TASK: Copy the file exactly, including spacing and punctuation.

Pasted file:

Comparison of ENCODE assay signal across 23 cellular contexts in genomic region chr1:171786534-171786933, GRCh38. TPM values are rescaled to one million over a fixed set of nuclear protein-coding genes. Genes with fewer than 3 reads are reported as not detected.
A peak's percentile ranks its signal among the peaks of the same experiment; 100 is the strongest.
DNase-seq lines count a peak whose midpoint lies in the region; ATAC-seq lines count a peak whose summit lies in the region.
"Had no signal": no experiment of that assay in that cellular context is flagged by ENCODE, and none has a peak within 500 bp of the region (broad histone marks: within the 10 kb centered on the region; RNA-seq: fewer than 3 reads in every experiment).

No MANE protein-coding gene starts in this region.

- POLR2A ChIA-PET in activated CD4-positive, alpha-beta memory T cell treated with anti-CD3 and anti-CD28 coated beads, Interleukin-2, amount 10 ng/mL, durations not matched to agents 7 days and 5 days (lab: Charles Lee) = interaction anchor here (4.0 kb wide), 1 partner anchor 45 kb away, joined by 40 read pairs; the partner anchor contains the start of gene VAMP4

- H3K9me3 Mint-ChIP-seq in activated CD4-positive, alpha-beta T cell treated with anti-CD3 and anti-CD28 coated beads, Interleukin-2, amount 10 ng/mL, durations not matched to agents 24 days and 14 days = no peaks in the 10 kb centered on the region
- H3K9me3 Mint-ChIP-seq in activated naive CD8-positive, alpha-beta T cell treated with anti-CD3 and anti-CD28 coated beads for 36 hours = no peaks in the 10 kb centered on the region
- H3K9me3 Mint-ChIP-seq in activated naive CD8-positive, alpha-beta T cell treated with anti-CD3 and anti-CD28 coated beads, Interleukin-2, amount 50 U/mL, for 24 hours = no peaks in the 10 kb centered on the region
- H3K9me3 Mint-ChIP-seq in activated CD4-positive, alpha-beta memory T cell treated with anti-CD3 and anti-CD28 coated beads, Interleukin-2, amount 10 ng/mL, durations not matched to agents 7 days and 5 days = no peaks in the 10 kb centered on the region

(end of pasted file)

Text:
Comparison of ENCODE assay signal across 23 cellular contexts in genomic region chr1:171786534-171786933, GRCh38. TPM values are rescaled to one million over a fixed set of nuclear protein-coding genes. Genes with fewer than 3 reads are reported as not detected.
A peak's percentile ranks its signal among the peaks of the same experiment; 100 is the strongest.
DNase-seq lines count a peak whose midpoint lies in the region; ATAC-seq lines count a peak whose summit lies in the region.
"Had no signal": no experiment of that assay in that cellular context is flagged by ENCODE, and none has a peak within 500 bp of the region (broad histone marks: within the 10 kb centered on the region; RNA-seq: fewer than 3 reads in every experiment).

No MANE protein-coding gene starts in this region.

- POLR2A ChIA-PET in activated CD4-positive, alpha-beta memory T cell treated with anti-CD3 and anti-CD28 coated beads, Interleukin-2, amount 10 ng/mL, durations not matched to agents 7 days and 5 days (lab: Charles Lee) = interaction anchor here (4.0 kb wide), 1 partner anchor 45 kb away, joined by 40 read pairs; the partner anchor contains the start of gene VAMP4

- H3K9me3 Mint-ChIP-seq in activated CD4-positive, alpha-beta T cell treated with anti-CD3 and anti-CD28 coated beads, Interleukin-2, amount 10 ng/mL, durations not matched to agents 24 days and 14 days = no peaks in the 10 kb centered on the region
- H3K9me3 Mint-ChIP-seq in activated naive CD8-positive, alpha-beta T cell treated with anti-CD3 and anti-CD28 coated beads for 36 hours = no peaks in the 10 kb centered on the region
- H3K9me3 Mint-ChIP-seq in activated naive CD8-positive, alpha-beta T cell treated with anti-CD3 and anti-CD28 coated beads, Interleukin-2, amount 50 U/mL, for 24 hours = no peaks in the 10 kb centered on the region
- H3K9me3 Mint-ChIP-seq in activated CD4-positive, alpha-beta memory T cell treated with anti-CD3 and anti-CD28 coated beads, Interleukin-2, amount 10 ng/mL, durations not matched to agents 7 days and 5 days = no peaks in the 10 kb centered on the region